PEORIA, Ariz. -- For Danny Hultzen, finally being healthy this spring is a relief. Literally.
After three seasons of battling serious shoulder injuries and working his way back from rotator cuff and labrum surgery, the Mariners have asked Hultzen to switch to the bullpen as a way to possibly revive a career that has yet to get off the ground.
His response when new general manager Jerry Dipoto called him over the offseason to let him know of the plan?
"I said, 'That's awesome,'" said Hultzen. "I just want to pitch, I don't really care where. That was something that occurred to me last year actually, that maybe I shouldn't be a starter right now. If my arm isn't holding up after three or four innings, then how is it ever going to hold up after seven? So I wasn't surprised when he told me."
The 26-year-old has pitched relief in just one regular season game in his entire baseball career, that coming during the first of his three years at the University of Virginia.
So, yeah, the world figures to be a little different this season for the guy selected with the second overall pick in the 2011 Draft. But the key for Hultzen is to actually have a season. He's thrown only 43 2/3 innings over the past three years in the Minors, and Dipoto made the decision to clear a spot by dropping him off the 40-man roster last winter.
When no team claimed him, Hultzen was outrighted to Triple-A Tacoma, though he earned a non-roster invitation to camp and is competing for a lefty reliever role.
Realistically, however, this season is again primarily about getting Hultzen healthy before dreaming of a big league debut.
"My only goal this year is to make it through the year," he said.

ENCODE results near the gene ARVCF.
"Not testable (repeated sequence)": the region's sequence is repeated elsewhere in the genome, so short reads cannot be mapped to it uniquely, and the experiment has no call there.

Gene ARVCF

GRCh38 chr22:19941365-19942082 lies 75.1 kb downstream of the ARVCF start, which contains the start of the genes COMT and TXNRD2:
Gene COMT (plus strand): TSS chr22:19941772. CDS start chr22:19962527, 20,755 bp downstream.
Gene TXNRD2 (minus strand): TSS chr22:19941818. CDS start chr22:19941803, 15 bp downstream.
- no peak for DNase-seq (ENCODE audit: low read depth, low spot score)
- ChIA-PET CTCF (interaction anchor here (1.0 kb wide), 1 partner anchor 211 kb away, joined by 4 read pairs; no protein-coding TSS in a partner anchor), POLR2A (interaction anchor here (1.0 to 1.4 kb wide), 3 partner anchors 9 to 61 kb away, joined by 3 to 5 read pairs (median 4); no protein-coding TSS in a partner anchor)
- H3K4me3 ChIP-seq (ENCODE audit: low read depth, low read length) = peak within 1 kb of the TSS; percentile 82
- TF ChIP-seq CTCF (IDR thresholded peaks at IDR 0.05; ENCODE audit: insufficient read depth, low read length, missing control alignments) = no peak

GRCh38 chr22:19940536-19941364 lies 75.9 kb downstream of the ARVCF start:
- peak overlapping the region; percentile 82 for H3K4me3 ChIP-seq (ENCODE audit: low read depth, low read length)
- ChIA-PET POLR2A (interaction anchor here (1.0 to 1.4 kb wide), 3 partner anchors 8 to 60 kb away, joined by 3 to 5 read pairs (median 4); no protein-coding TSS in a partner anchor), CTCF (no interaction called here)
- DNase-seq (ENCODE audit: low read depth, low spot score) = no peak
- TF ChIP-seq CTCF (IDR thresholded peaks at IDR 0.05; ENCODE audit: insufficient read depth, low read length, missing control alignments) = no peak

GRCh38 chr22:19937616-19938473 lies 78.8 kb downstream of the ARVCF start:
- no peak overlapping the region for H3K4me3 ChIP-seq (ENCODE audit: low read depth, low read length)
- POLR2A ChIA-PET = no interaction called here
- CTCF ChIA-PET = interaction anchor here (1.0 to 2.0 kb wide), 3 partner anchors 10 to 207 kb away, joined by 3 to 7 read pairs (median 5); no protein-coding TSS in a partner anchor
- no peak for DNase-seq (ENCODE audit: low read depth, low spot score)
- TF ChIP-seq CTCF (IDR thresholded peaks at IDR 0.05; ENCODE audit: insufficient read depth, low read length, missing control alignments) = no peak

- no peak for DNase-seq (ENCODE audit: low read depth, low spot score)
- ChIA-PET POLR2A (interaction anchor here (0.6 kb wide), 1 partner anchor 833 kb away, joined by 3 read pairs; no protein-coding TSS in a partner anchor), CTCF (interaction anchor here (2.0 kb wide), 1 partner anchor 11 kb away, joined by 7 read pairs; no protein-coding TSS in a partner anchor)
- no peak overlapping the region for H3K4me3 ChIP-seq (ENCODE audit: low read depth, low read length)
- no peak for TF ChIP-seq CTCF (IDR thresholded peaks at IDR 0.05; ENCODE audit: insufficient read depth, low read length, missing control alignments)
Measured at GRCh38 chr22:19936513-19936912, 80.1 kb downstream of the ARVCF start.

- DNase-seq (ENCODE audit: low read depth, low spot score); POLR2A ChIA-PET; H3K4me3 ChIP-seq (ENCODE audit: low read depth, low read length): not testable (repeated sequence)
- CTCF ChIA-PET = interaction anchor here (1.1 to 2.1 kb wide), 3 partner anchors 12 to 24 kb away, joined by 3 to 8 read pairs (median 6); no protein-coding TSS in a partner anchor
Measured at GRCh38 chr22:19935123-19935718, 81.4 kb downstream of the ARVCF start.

Hultzen felt strong last Spring Training, perhaps too strong as it turned out.
"I threw my first bullpen and was really excited to get out there and prove to people I was healthy and good to go," he said. "This year I'm definitely going to get my work in, but you're not going to strike anybody out in the bullpen. I'm looking at it a little more like that this year."
Wanting to ease him back in, the Mariners kept Hultzen in extended spring training last season, and he made several starts in the informal setting against low-level Minor Leaguers before his shoulder started barking.
"I got up to five innings one time, but once I got up to that kind of pitch count it started to bother me," he said. "Which is another reason I'm excited about this year. When I was pitching one or two innings, I felt great. So that gives me a lot of confidence because hopefully I can feel that way again."
The Mariners just want Hultzen to feel relaxed and let things play out this year. They know he's ultra-competitive, so the challenge is to get him to dial things back and give himself a chance to compete for the long run.
"His first bullpen was great," said manager Scott Servais. "Danny can do a lot of things with the ball. He's got quality pitches, everything you're looking for in a Major League pitcher other than that he hasn't pitched. He's got to stay healthy.
"He's in a good spot and we're keeping our fingers crossed. He understands we're going to use him exclusively out of the bullpen and give him time to recover here in Spring Training and build him up. Hopefully we can get in a good place because he's got stuff, there's no doubt about that."
Hultzen survived the last three years by maintaining a positive outlook and keeping a short-term perspective instead of wallowing in his sorrows. But he admits last season was a challenge when the problems surfaced again.
"People get surgeries. People blow out their arms. It happens," he said. "So I wasn't completely devastated when I had the surgery. I just looked at it like, things happen. But last year when I was feeling so good for the first month and a half and then it went away really quickly, that was really frustrating.
"Having it so good and then all of a sudden it was gone like that, that was harder than anything. But obviously it was something I learned from, and I'm going to tone it down this year."
And if Hultzen shows he can throw well in shorter bursts and bounce back quickly enough to pitch out of the bullpen, his baseball story just might turn out to have a happy ending.
"He was one of the best starting pitcher prospects that has come out of college in the last 20 years," said Dipoto, who was the scouting director for the D-backs when Hultzen was drafted. "I think it would be a crying shame if Danny Hultzen never pitches in the big leagues, and I've told him that. I root for him. I think everybody around the organization is rooting for him. He's going to be given every opportunity to come in and perform."